While in most states with an income tax these changes could be enacted by statute, in five states it would require amending state constitutions that mandate a single-rate income tax structure. Those states are: Colorado, Illinois, Massachusetts, Michigan, and Pennsylvania.

The estimates in Table 1 were obtained from the Institute on Taxation and Economic Policy’s (ITEP) Microsimulation Tax Model, which is based on data from the Internal Revenue Service. For states that have not produced their own estimates, the ITEP model provides a very good estimate of the amount of revenue that could potentially be raised from increasing rates on income greater than $500,000. Where they exist, however, a state’s own estimate of the revenue-raising potential of a rate increase is more accurate than estimates derived from the ITEP model because state revenue departments generally have more detailed and current information on the taxpayers in their state as well as the details of their tax system.

Rather than using $500,000 or another dollar level as the income cut-off, state lawmakers could define who would pay a higher tax rate by applying that rate only to the wealthiest 1 percent of residents. In all but five states with income taxes, the minimum amount of income needed to be among the richest 1 percent of taxpayers is less than $500,000 (see Table 2). So, a rate increase on incomes above the cut-off for the top 1 percent would bring in more revenue than an increase at $500,000. Table 2 provides rough estimates of the amount of revenue that could be raised if each state enacted a rate increase on the top 1 percent of taxpayers. If all states with an income tax did this, it would generate about $8.5 billion per year nationwide. In 22 states, the tax would add more than $100 million to state coffers. And in six states, more than $300 million would be generated.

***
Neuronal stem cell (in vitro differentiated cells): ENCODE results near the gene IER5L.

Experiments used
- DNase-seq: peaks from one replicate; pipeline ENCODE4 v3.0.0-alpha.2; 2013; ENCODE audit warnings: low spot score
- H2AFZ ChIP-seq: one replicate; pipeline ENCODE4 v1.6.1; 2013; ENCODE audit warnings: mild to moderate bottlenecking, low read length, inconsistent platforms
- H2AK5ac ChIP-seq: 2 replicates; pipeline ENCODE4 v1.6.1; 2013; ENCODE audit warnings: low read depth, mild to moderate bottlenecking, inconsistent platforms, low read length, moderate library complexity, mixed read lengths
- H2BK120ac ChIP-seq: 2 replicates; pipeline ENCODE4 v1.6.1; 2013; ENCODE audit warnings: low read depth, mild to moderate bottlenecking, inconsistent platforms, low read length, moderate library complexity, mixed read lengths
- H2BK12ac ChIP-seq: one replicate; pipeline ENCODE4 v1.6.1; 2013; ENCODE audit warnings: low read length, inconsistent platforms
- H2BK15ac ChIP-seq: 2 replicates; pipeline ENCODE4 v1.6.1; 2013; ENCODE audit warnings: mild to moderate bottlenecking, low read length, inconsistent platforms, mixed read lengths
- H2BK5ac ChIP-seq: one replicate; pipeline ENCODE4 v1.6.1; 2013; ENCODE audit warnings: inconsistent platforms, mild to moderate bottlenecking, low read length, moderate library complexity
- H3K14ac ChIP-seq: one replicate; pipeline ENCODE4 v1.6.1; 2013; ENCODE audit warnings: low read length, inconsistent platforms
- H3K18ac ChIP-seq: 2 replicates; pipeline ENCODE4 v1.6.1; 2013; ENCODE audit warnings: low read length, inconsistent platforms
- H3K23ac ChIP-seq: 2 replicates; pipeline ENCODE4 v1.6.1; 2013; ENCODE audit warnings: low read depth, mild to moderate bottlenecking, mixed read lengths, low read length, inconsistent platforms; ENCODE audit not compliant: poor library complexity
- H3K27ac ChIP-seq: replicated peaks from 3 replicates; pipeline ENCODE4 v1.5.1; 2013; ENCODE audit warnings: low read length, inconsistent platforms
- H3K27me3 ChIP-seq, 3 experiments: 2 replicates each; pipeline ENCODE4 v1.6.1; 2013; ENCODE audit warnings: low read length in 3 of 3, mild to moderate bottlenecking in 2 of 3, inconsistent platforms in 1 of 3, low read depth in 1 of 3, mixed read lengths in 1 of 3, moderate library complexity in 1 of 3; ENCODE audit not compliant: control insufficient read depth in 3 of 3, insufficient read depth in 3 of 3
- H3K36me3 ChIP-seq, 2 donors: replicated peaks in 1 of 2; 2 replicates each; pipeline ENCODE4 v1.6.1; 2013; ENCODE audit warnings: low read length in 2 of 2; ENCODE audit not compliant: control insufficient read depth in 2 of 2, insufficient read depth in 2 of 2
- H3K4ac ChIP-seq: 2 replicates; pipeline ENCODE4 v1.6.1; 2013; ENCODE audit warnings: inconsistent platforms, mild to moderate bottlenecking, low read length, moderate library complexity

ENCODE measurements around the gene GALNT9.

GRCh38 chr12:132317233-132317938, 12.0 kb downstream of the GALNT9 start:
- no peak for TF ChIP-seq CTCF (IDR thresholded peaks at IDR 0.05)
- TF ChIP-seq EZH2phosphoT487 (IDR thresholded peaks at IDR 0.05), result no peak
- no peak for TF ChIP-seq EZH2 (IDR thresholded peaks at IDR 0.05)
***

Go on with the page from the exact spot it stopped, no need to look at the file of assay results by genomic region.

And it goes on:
Some Administrative Issues

Whichever approach is taken — adding a new rate at a certain income level or for a particular percentage of taxpayers — the goal is to generate revenue needed to sustain important state services during the current fiscal crisis. It is important, then, that states increase revenues relatively quickly. Nevertheless, the need for additional revenues must be balanced with administrative feasibility and impact on taxpayers.

Two major factors will influence when revenue starts to flow from an upper-bracket tax increase — the effective date of the change and the way the state chooses to collect the money.

Although many Americans associate April 15 with income tax collections, state and federal income taxes actually are collected throughout the year. Income taxes on wage earnings are withheld from paychecks by employers and remitted to state treasuries at regular intervals throughout the year. In addition, most taxes on non-wage income also are collected throughout the year by means of quarterly estimated tax payments made by individual taxpayers. An exception is that a significant portion of the taxes on non-wage income are paid the following April when income tax forms are filed.

TABLE 1. TAX INCREASE ON INCOMES OVER $500,000
YIELDS NEARLY $8 BILLION
Additional 1% on Taxpayers with AGI over $500,000

State

Revenue (millions)

Taxpayers Affected (%)

Alabama

$82.8

0.4

Alaska

X

X

Arizona

152.2

0.5

Arkansas

33.7

0.2

California

1,725.6

0.9

Colorado

169.0

0.7

Connecticut

338.3

1.4

Delaware

27.0

0.6

District of Columbia

45.9

1.4

Florida

X

X

Georgia

204.7

0.5

Hawaii

27.1

0.3

Idaho

25.0

0.3

Illinois

492.8

0.6

Indiana

99.4

0.4

Iowa

40.8

0.4

Kansas

55.3

0.5

Kentucky

57.8

0.3

Louisiana

66.9

0.4

Maine

19.1

0.3

Maryland

207.4

0.6

Massachusetts

390.0

0.9

Michigan

171.5

0.4

Minnesota

154.6

0.6

Mississippi

27.6

0.3

Missouri

113.9

0.4

Montana

13.7

0.3

Nebraska

37.2

0.5

Nevada

X

X

New Hampshire

X

X

New Jersey

421.3

1.0

New Mexico

20.1

0.2

New York

1,276.1

0.8

North Carolina

165.8

0.4

North Dakota

9.2

0.4

Ohio

201.7

0.4

Oklahoma

77.2

0.4

Oregon

69.8

0.4

Pennsylvania

302.7

0.5

Rhode Island

24.1

0.4

South Carolina

53.2

0.3

South Dakota

X

X

Tennessee

X

X

Texas

X

X

Utah

52.8

0.4

Vermont

11.1

0.4

Virginia